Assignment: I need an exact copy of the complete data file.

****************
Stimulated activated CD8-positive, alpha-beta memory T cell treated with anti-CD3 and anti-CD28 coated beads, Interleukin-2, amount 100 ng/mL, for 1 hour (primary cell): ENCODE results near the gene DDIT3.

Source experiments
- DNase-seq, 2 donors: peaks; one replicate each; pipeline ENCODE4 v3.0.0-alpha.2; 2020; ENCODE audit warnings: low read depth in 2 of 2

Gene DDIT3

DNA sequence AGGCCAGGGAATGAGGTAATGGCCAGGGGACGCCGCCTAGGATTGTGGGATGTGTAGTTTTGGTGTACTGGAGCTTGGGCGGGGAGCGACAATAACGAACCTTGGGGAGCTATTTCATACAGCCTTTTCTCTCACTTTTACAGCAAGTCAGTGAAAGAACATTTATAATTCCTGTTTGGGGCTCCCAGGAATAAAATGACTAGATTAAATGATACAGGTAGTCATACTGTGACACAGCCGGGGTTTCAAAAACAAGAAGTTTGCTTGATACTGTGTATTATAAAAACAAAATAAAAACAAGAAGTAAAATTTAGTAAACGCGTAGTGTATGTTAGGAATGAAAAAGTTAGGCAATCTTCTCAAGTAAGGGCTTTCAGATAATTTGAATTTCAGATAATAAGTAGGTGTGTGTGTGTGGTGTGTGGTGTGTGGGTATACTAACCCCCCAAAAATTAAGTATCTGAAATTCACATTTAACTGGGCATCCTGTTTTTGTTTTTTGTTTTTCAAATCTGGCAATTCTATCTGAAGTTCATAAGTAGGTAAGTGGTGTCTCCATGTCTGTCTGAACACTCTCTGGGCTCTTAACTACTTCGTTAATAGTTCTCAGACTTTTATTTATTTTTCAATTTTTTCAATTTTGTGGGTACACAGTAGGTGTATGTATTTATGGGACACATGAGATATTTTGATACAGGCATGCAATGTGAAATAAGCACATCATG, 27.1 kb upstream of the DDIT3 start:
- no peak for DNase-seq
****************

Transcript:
Stimulated activated CD8-positive, alpha-beta memory T cell treated with anti-CD3 and anti-CD28 coated beads, Interleukin-2, amount 100 ng/mL, for 1 hour (primary cell): ENCODE results near the gene DDIT3.

Source experiments
- DNase-seq, 2 donors: peaks; one replicate each; pipeline ENCODE4 v3.0.0-alpha.2; 2020; ENCODE audit warnings: low read depth in 2 of 2

Gene DDIT3

DNA sequence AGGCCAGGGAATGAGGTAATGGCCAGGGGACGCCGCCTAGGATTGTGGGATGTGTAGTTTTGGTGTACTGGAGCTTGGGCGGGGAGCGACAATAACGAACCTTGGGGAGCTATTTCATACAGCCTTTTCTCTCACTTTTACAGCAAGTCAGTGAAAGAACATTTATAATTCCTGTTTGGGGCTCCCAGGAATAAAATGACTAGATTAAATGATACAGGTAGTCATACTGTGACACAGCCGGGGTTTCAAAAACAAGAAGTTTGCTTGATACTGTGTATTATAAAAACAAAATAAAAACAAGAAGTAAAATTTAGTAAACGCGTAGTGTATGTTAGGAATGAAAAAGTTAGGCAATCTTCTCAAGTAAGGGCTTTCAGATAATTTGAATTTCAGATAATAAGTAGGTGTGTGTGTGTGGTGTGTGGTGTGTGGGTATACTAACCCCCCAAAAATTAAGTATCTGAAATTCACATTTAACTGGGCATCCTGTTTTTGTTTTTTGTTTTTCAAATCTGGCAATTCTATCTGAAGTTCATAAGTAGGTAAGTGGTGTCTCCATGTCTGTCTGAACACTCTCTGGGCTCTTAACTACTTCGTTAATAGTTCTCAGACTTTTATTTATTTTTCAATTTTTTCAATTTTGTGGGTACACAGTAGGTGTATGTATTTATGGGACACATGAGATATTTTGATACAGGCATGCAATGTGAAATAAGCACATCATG, 27.1 kb upstream of the DDIT3 start:
- no peak for DNase-seq